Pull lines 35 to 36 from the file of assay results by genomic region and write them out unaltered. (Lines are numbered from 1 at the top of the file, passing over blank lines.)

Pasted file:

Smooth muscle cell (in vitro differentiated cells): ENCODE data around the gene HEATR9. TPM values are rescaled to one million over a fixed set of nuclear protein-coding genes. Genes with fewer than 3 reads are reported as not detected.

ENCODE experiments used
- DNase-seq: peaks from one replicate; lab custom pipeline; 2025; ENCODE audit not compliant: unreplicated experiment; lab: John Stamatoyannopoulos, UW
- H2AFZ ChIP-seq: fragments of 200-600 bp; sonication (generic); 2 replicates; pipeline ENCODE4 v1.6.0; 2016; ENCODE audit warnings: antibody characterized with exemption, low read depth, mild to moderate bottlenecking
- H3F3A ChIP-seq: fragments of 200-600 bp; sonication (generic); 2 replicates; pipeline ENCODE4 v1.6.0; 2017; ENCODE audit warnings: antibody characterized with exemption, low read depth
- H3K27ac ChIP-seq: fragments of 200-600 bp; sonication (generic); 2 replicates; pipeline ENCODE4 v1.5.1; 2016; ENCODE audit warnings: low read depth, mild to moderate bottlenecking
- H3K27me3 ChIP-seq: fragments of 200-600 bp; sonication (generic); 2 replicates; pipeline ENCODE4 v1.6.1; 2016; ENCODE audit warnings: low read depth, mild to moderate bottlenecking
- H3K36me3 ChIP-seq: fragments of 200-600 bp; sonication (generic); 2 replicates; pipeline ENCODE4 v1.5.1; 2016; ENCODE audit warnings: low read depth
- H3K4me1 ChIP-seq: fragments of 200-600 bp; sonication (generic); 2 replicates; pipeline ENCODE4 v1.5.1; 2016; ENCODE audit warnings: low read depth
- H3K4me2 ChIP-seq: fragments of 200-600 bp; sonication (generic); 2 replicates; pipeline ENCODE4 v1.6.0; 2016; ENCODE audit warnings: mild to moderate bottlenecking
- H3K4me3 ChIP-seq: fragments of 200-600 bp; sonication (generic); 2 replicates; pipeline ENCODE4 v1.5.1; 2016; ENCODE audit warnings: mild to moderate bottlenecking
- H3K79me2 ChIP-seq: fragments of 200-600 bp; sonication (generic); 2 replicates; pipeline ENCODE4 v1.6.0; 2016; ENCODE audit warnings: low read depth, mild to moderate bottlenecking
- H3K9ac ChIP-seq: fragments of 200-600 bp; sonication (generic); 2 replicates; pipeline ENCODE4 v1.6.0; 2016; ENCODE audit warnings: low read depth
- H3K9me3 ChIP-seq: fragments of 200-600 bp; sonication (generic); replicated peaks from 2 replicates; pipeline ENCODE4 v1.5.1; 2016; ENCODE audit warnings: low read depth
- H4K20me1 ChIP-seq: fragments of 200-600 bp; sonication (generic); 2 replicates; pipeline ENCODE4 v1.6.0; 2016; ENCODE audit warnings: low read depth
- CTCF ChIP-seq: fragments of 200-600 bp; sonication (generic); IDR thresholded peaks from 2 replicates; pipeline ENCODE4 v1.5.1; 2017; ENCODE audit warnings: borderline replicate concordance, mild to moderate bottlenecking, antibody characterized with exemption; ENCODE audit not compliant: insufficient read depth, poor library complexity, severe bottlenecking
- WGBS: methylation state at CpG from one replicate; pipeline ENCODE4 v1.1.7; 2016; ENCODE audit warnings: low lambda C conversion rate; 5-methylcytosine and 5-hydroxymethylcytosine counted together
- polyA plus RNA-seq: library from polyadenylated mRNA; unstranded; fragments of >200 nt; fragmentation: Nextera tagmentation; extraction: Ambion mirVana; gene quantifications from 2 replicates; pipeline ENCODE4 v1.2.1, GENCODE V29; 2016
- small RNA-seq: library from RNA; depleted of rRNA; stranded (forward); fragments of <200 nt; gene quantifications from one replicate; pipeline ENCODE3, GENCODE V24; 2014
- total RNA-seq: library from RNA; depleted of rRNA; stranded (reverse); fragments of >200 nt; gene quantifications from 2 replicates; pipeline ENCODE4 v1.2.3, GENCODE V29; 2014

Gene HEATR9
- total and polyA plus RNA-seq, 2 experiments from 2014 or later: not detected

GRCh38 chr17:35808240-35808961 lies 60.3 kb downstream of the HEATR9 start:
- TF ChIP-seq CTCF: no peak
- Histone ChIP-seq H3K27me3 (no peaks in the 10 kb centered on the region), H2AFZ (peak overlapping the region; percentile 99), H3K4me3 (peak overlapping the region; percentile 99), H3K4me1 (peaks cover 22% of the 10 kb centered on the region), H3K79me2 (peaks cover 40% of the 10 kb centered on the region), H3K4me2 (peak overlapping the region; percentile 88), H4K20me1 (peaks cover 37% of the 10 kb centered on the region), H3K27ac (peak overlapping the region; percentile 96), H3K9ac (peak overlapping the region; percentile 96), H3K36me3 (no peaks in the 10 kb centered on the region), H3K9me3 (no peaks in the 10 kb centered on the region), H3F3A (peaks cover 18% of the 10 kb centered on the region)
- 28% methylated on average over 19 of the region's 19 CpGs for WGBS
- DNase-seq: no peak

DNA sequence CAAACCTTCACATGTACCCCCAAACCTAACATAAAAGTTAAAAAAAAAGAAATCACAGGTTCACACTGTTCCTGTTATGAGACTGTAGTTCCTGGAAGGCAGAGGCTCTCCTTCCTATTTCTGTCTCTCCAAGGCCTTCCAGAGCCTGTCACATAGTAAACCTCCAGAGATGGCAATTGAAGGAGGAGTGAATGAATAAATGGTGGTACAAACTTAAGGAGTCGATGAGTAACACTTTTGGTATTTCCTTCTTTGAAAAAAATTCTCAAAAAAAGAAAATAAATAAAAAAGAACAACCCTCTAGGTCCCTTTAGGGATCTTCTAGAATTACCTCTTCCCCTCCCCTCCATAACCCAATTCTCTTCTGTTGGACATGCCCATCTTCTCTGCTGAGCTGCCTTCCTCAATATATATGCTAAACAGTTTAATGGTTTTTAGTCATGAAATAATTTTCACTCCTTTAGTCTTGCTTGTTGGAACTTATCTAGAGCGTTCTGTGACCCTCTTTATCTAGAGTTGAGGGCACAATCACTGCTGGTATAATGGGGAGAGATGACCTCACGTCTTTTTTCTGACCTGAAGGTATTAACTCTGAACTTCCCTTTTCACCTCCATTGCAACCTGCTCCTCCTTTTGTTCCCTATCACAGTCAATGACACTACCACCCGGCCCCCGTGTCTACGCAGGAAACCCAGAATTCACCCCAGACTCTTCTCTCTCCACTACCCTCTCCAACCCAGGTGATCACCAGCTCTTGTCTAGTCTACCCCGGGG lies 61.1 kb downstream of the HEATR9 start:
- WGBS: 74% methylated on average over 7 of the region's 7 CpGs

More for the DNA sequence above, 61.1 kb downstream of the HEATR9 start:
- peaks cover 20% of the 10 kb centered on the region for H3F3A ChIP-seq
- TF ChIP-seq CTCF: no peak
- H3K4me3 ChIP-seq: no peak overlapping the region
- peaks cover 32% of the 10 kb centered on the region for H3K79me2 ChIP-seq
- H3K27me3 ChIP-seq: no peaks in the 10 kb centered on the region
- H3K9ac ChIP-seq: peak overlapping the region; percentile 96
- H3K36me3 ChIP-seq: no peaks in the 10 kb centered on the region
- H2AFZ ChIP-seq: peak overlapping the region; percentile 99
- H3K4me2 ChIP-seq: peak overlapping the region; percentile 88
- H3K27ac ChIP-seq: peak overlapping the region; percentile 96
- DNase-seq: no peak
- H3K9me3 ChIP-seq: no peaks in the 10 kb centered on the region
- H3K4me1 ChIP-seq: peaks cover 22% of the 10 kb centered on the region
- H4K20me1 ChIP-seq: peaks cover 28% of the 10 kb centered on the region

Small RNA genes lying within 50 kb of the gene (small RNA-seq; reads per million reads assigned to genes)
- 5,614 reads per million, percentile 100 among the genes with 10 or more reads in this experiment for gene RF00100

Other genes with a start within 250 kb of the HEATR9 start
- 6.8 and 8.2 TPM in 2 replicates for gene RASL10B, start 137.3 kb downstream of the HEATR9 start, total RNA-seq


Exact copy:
- H3K27me3 ChIP-seq: no peaks in the 10 kb centered on the region
- H3K9ac ChIP-seq: peak overlapping the region; percentile 96